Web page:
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Working Inspector component

Jeff Lindsay
Indie maker of many things. Helped pioneer SHDH, webhooks, Hacker Dojo, TIGSource, OpenStack, JWT, Twilio, Docker, Dokku, all incidental. Follow your curiosity
・2 min read

After working on Apple Go binding generation and porting that panel UI kit for a bit I realized I needed to get back to the main critical path of the Big Project. So I returned to the treeview and inspector UI prototype.

The Inspector was made up of several PropertySets, which are a named set of fields you can change and maps to a single object. Previously, a PropertySet would iterate over fields and place PropertyFields, which were basically a row of the inspector showing the field name and an input.

I decided to remove the PropertyField and put most of that HTML into the PropertySet. The problem is I needed to include a different input based on the type of field, like textbox for a string, checkbox for a boolean, etc. This led me down the path of figuring out how to place pre-made HTML bits that were put into a variable. JSX just lets you put a variable inline with other HTML to insert any elements in that variable. Vue uses a tag called component for dynamic components, though only components, not HTML snippets.

I started implementing the component tag in vtemplate and realized I needed to place more than just components, so I renamed it for now to node. Using a node element you can insert pre-defined components or HTML from a variable. All the other attributes on node are placed on the component or outer HTML element.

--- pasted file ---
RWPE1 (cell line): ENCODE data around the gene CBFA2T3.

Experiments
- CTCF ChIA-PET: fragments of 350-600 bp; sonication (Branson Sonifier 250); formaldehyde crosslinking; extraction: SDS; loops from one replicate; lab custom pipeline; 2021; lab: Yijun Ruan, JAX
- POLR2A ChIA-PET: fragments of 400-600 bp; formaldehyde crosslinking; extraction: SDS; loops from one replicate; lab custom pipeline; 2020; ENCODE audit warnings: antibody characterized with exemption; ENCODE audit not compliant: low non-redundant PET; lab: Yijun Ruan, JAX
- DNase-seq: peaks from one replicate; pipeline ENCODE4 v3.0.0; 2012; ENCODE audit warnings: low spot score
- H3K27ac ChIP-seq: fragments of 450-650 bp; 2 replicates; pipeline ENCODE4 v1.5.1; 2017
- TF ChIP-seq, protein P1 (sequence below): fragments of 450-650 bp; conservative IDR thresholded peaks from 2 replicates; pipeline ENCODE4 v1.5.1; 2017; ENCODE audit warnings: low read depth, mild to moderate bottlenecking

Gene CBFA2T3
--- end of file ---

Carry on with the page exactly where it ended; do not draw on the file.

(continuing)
Then I threw this away. I ended up making a component for the input called PropertyInput that didn't use a template, but just used the vecty functional API to create different input elements based on the type of value it was given. I implemented basic types like strings, boolean, integers, and floats.

Before going into advanced types like references and slices, I got it to set the data on the object it came from. And it would bubble up an OnChange callback that would persist the node tree. So it's now a working inspector. It even updates the tree when you modify properties of the node like name and active.

inspector demo

When I come back to this I'll start working on the advanced types it needs to support. References will be fun because I want them to be settable with drag and drop, just like Unity. You'll be able to drag a node from the treeview to the inspector field to set it.

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